RH First Look: The Kid Daytona

 The Kid Daytona

The Kid Daytona can flat our rap.  That was one of my first thoughts after hearing the Lanky BX native, who hit the scene with a remake of Tribe Called Quest material handled with care and knowledge as well as guidance from Hot 97’s Cipha Sounds.  There’s something a bit more to The Kid, as witnessed in his second successful “concept” project, The Daytona 500, a seven song EP in which producers from Double O to 6th Sense reinterpret Bob James’ “Nautilus”.  The record gets better, as Daytona adds to the songs by weaving stories about career take-off, as each song contributes to his ultimate flight.  We caught up with The Kid to talk about his last EP, as well as the main course, Come Fly With Me, set to drop later this year.  Daytona also talks about working with Cipha Sounds, and how the loss of his parents has impacted his music.  Check it all out below as The Kid Daytona goes under the RH First Look Microscope.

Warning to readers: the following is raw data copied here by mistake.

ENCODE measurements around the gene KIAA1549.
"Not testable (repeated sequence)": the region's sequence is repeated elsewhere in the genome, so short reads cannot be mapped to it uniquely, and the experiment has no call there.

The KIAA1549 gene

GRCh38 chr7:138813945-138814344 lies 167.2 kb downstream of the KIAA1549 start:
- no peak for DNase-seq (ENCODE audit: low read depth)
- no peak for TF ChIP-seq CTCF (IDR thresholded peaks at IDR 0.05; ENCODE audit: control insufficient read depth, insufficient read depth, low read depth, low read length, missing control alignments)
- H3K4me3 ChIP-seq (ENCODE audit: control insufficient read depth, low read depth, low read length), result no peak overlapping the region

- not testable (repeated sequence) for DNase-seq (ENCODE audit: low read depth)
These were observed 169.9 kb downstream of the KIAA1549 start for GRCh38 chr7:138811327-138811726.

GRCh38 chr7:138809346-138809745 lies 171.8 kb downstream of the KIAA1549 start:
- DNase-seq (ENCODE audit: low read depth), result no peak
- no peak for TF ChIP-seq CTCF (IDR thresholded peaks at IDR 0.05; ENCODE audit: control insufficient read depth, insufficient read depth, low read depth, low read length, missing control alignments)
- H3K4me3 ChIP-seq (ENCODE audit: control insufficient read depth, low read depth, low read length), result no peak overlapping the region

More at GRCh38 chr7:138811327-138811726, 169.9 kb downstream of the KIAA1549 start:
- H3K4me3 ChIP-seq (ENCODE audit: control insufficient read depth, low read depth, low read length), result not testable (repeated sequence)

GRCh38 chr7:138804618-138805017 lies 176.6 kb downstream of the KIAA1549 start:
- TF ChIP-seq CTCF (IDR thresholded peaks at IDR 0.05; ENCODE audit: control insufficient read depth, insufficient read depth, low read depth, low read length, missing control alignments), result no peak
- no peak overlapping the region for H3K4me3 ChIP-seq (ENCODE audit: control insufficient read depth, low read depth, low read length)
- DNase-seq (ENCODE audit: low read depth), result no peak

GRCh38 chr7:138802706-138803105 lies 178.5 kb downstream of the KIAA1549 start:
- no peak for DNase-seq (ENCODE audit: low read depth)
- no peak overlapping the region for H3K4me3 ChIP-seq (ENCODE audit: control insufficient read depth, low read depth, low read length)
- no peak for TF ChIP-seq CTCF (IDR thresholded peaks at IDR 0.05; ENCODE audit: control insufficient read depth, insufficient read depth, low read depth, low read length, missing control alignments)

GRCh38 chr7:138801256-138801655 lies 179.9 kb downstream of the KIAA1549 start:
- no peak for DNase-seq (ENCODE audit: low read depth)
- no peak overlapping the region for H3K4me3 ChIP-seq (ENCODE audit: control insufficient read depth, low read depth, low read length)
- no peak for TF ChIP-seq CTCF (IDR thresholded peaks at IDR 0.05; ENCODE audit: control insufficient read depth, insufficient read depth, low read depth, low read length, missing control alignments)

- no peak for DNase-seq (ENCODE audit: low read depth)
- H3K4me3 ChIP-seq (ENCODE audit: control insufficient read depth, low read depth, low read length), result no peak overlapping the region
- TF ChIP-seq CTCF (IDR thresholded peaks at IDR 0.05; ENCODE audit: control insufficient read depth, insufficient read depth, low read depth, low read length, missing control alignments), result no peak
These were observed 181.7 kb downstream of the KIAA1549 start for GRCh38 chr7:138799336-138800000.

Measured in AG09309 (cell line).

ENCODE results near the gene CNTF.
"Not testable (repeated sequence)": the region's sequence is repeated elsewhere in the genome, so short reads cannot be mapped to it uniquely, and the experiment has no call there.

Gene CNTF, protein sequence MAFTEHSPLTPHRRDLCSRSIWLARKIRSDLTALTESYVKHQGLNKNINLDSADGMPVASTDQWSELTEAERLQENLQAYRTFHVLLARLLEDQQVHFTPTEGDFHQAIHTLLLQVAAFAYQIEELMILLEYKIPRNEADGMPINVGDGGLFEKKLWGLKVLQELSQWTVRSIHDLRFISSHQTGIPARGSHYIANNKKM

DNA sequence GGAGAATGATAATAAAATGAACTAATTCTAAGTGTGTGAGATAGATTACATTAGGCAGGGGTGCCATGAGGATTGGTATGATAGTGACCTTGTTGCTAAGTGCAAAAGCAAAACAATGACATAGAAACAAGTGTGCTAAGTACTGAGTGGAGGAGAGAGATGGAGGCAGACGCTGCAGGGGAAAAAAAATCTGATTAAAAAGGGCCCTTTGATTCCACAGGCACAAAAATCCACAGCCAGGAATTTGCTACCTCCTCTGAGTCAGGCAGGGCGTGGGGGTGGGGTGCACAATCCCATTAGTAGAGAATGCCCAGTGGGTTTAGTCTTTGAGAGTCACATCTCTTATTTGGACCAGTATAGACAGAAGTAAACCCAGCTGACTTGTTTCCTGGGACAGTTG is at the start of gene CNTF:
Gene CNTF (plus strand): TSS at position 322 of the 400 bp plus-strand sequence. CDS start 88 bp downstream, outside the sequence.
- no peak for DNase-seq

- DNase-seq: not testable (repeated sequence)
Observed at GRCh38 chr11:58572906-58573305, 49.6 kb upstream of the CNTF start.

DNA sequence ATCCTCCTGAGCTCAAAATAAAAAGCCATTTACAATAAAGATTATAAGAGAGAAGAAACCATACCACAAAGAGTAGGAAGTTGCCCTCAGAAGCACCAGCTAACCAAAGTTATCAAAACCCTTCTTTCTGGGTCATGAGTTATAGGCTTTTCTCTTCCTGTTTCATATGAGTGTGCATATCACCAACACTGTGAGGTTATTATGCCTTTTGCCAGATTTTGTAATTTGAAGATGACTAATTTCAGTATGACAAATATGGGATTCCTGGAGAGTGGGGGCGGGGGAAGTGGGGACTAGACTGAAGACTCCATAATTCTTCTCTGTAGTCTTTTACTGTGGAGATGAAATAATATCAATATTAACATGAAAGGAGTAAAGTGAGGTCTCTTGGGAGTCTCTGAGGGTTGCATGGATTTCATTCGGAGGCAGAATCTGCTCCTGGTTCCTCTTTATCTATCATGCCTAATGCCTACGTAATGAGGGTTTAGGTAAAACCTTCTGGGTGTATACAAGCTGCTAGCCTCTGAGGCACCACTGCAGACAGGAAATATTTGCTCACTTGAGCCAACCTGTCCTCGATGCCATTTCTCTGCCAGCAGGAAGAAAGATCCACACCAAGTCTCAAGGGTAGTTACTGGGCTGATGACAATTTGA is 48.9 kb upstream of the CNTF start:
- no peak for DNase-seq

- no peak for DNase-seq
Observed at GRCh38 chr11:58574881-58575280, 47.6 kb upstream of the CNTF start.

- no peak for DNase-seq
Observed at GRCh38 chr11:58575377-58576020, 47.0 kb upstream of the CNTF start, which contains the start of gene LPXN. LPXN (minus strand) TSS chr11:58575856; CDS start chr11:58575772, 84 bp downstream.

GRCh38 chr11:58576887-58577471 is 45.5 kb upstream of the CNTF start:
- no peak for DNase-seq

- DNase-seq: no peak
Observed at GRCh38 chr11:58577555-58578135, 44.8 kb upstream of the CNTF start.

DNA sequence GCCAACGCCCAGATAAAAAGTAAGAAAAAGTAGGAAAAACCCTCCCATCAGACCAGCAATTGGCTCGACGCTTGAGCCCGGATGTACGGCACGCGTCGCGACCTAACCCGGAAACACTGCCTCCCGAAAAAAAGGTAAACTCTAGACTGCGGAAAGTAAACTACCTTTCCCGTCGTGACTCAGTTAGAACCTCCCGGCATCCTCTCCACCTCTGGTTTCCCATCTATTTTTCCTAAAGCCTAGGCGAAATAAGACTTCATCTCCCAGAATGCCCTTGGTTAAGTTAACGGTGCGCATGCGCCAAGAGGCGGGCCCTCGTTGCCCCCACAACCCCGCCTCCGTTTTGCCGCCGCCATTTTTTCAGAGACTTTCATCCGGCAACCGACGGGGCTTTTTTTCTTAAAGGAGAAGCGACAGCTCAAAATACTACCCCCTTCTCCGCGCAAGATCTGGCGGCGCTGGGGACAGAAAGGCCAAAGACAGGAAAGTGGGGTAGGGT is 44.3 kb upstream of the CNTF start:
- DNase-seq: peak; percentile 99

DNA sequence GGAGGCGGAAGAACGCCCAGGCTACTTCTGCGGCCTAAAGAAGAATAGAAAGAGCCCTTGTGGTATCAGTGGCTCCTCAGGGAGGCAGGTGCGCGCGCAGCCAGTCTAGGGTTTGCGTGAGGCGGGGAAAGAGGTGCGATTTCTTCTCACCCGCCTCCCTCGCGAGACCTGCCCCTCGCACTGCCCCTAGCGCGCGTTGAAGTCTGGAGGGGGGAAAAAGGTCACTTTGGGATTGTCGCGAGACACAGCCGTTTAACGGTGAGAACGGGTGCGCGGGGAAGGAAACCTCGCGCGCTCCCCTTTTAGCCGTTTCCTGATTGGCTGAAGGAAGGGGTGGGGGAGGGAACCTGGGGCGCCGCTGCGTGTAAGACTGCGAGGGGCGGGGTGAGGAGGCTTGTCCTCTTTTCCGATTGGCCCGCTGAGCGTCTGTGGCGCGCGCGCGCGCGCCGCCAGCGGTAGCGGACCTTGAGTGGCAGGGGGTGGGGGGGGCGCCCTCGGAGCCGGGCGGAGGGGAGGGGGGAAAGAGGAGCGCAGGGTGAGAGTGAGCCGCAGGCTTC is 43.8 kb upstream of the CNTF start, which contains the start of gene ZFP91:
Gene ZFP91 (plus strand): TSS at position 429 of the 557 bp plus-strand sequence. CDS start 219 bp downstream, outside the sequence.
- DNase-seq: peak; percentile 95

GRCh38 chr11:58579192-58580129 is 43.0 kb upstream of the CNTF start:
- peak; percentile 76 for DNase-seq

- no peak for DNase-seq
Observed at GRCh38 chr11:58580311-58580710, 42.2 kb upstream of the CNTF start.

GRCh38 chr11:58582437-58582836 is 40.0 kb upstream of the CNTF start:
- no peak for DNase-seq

RubyHornet: You caught a lot of attention from your A Tribe Called Fresh mixtape.  How did you prepare for that project?  Were you “extra” careful at all being a young artist re-interpreting classic material, especially from ATCQ, and especially after what happened to them at Hip Hop Honors?  It seems like something like that creates a fine line and you got to either be excellent with it, or not do it at all.